While the actions of the CMA are for its members to decide, their decisions will influence not just them – indeed, not just Canadians – but affect the entire globe. Many health workers internationally will be following the events of the next few days with interest, and offering solidarity to CAPE and all CMA members willing to commit to the change we need. Leaving fossil fuels behind is not unaffordable – it is the alternative that is unaffordable.
· Summary of the health impacts of climate change detailed in the latest report of Working Group 2 of the IPCC from the Global Climate and Health Alliance.
· The summary argument for health sector divestment presented to the BMA before its Annual Representatives’ Meeting voted for fossil fuel divestment.
· The parallels between the fossil fuel and tobacco industries and their impacts on health.
It isn’t a secret that improving your health can have positive impacts on other areas of your life. However, one of the most significant influences health-conscious people can have is on the environment around them. It is clear that there are many ways in which we can help the environment and ourselves at the same time, these are the so-called ‘co-benefits’ of healthy living. [i][ii]
When I was in medical school, I began to realize that the symbiotic relationship between wellness and the environment is key to developing a healthy, eco-friendly society. Here, I investigate a few ways that you can help the environment and improve your health at the same time.
1. Use alternative or public transportation.
Alternative methods of transportation, such as walking or cycling, reduce fossil-fuel emissions and can improve your cardiovascular health.[iii] By choosing human-powered transport, you are reducing the amount of pollutants in the air we breathe, as well as decreasing your risk of heart attacks, strokes and type 2 diabetes. [iv]
Also, by using public transportation, you are encouraging your government to commit to large-scale public transportation projects and are helping to reduce the number of cars on the road. Additionally, by using public transport you are decreasing the amount of fuel-based irritants in the air, and may decrease your risk of developing respiratory illnesses such as asthma. [v]
2. Eat organically
By consciously choosing the food you consume, you prioritize both your health and the environment. Organic farms cause less environmental impact by decreasing the run-off of pesticides and herbicides in our water supply. More obviously, eating organically decreases the amount of chemicals, antibiotics, and hormones you consume on a daily basis. This allows your body to detoxify more efficiently, making you less likely to suffer the ill effects of unknown chemicals in non-organic food products.[vi]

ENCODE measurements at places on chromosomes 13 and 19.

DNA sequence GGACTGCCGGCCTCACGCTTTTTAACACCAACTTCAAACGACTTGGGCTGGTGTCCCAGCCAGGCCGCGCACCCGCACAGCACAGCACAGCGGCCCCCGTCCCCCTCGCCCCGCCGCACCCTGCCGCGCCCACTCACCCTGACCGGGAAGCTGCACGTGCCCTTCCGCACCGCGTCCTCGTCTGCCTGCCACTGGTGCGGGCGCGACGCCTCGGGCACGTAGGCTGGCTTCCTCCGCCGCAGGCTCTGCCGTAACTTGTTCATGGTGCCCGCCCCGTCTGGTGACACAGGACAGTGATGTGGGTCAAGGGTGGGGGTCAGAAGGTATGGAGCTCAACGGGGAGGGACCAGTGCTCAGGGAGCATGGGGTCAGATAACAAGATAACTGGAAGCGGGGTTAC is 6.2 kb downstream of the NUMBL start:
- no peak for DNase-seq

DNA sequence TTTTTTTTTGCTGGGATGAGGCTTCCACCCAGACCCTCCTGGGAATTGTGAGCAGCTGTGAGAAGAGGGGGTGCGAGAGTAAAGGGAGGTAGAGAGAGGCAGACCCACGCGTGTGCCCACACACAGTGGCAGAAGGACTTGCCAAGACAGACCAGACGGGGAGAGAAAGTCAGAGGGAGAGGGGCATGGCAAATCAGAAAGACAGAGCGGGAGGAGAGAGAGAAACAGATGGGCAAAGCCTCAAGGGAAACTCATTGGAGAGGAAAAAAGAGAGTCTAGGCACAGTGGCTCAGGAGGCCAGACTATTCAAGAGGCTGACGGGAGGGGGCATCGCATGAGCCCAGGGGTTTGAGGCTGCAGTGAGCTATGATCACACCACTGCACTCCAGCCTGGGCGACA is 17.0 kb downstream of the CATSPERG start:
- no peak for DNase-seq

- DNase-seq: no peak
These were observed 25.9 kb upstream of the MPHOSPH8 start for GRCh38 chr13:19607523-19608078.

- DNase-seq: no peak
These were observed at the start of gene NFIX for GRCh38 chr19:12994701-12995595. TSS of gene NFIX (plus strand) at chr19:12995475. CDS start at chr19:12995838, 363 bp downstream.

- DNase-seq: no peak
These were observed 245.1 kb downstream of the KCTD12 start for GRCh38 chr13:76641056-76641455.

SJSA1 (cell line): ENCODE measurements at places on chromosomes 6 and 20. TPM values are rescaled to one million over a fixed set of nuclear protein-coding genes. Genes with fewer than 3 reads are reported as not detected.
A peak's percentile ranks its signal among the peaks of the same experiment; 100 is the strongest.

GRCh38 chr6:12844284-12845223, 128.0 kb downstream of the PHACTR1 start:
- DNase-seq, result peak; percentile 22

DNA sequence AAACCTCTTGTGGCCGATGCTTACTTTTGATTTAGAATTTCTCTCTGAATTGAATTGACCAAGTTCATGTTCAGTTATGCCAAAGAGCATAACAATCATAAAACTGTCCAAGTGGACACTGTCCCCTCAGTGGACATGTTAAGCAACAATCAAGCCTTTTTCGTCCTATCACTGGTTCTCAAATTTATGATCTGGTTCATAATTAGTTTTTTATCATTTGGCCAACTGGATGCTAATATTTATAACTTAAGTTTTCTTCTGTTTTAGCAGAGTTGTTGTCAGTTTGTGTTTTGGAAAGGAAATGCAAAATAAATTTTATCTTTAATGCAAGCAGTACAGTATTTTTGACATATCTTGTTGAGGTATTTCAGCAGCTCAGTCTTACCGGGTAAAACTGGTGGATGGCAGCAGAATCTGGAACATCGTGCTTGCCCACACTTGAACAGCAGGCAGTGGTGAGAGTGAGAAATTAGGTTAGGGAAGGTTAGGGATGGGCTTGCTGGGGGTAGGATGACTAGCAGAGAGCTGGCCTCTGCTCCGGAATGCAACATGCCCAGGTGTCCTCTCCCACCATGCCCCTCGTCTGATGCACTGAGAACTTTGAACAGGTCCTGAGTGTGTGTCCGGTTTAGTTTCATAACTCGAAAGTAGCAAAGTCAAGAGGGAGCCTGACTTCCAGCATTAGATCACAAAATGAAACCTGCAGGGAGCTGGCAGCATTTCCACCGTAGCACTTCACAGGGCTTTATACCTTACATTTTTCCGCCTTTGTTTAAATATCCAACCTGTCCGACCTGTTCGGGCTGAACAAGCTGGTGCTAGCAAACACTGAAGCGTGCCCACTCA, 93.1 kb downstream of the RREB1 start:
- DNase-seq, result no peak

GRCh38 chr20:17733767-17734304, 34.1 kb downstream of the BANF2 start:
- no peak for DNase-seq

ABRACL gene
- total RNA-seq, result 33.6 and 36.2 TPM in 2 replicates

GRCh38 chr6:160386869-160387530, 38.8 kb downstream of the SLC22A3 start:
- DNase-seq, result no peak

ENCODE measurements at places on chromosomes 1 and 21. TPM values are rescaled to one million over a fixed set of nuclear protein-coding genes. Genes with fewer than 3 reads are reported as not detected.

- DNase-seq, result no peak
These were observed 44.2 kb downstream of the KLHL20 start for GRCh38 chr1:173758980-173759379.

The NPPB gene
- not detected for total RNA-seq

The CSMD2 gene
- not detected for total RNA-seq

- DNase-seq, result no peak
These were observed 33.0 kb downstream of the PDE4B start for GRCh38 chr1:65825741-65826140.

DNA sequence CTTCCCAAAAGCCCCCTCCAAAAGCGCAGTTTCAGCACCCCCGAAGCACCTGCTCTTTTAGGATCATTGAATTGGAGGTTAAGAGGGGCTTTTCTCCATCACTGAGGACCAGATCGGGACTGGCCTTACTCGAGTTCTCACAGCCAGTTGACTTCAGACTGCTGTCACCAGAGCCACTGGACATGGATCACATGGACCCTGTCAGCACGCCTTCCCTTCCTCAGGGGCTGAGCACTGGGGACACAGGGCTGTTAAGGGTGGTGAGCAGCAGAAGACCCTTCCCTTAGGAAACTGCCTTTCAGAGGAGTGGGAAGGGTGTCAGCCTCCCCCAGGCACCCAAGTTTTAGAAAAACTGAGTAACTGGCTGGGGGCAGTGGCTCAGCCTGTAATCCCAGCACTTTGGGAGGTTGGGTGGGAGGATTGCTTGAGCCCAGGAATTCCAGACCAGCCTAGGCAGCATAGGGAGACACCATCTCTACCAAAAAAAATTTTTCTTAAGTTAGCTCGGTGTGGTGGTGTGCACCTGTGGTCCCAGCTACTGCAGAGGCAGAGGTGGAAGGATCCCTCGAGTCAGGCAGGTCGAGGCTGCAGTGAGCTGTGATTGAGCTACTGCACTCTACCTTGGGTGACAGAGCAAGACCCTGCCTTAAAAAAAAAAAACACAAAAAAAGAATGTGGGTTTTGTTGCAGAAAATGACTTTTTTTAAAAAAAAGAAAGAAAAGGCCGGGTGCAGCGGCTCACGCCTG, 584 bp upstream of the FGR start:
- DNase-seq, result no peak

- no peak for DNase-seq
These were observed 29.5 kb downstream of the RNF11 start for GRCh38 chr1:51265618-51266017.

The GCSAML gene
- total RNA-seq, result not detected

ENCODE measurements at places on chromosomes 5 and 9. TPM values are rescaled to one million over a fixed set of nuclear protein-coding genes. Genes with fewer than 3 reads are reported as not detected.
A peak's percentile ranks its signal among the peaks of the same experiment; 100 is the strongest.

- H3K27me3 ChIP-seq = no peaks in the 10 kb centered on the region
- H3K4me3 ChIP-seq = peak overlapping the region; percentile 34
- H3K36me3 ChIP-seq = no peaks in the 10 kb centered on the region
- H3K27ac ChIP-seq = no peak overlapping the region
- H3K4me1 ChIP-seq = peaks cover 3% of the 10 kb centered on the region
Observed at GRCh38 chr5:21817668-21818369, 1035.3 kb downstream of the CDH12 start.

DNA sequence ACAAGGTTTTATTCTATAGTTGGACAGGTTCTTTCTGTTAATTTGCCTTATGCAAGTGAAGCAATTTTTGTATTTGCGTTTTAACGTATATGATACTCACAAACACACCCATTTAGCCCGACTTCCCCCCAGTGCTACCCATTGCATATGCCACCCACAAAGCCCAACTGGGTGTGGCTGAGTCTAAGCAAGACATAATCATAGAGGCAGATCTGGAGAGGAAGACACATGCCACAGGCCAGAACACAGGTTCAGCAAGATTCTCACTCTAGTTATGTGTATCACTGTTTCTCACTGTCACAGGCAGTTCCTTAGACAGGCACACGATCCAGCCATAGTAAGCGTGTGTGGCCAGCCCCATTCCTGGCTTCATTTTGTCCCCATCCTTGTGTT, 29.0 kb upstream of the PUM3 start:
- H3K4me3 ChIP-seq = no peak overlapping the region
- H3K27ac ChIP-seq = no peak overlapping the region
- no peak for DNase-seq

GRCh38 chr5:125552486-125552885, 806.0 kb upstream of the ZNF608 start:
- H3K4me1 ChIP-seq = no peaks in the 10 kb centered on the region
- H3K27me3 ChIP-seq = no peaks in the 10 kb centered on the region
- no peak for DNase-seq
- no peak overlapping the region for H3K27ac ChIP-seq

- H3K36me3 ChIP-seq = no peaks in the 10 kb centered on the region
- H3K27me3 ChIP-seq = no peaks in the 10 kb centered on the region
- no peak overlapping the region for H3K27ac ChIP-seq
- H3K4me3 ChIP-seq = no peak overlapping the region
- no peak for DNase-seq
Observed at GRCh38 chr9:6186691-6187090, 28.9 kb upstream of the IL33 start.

3. Buy locally-grown food
Local farms are always an excellent choice for both the environment and your health. Growing foods locally means less fossil-fuel used in their transportation and processing.[vii] By choosing local food, you are also supporting farmers in your community and promoting local economic growth. Most importantly, the short distance from farm to fork means that the food can be picked at its peak ripeness and eaten fresh. Thus, local foods are packed with nutrients and vitamins that you may not get otherwise. [viii]
4. Go meat-free
Reducing consumption of meat, and in turn increasing the amount of vegetables in your diet, is incredibly beneficial for your health. Vegetarians reduce their risk of chronic heart disease and type 2 diabetes[ix], and increase their intake of fiber, potassium and calcium[x]. Additionally, a recent study has shown that vegetarians reduce their green house gas emissions by an average of 29%.[xi] If going vegetarian is too challenging, reducing meat consumption by eliminating meat one day a week (‘Meat-free Mondays’), can also offer health benefits ix, and reduce green house gas emissions by 22%. xi
5. Spend time outdoors
Making an effort to help your environment is much more rewarding when you can reap the benefits. From spending time out in your garden, to hiking through the forest, nature has the ability to restore and revitalize. Whether you prefer to meditate in a meadow or paddle a canoe, being outdoors can reduce stress levels. [xii]
*Bonus: if you live in a sunny climate, being outdoors for a mere 15 minutes can give you an adequate dose of vitamin D and promote bone health. [xiii]
Alicia Pawluk received her BSc Honours in Medicine from the University of St Andrews in Scotland. Having volunteered at the World Health Organization’s ‘Climate and Health Summit' in Warsaw, 2013, Alicia’s scientific interest in climate change has taken her to a Conference of the Parties to the United Nations Framework Convention on Climate Change (UNFCCC). Her work on the health benefits of tackling climate change has been published in numerous journals, but her ultimate goal is to develop public awareness of environmental issues. Alicia is currently studying for her Bachelor of Surgery at the University of Manchester in England.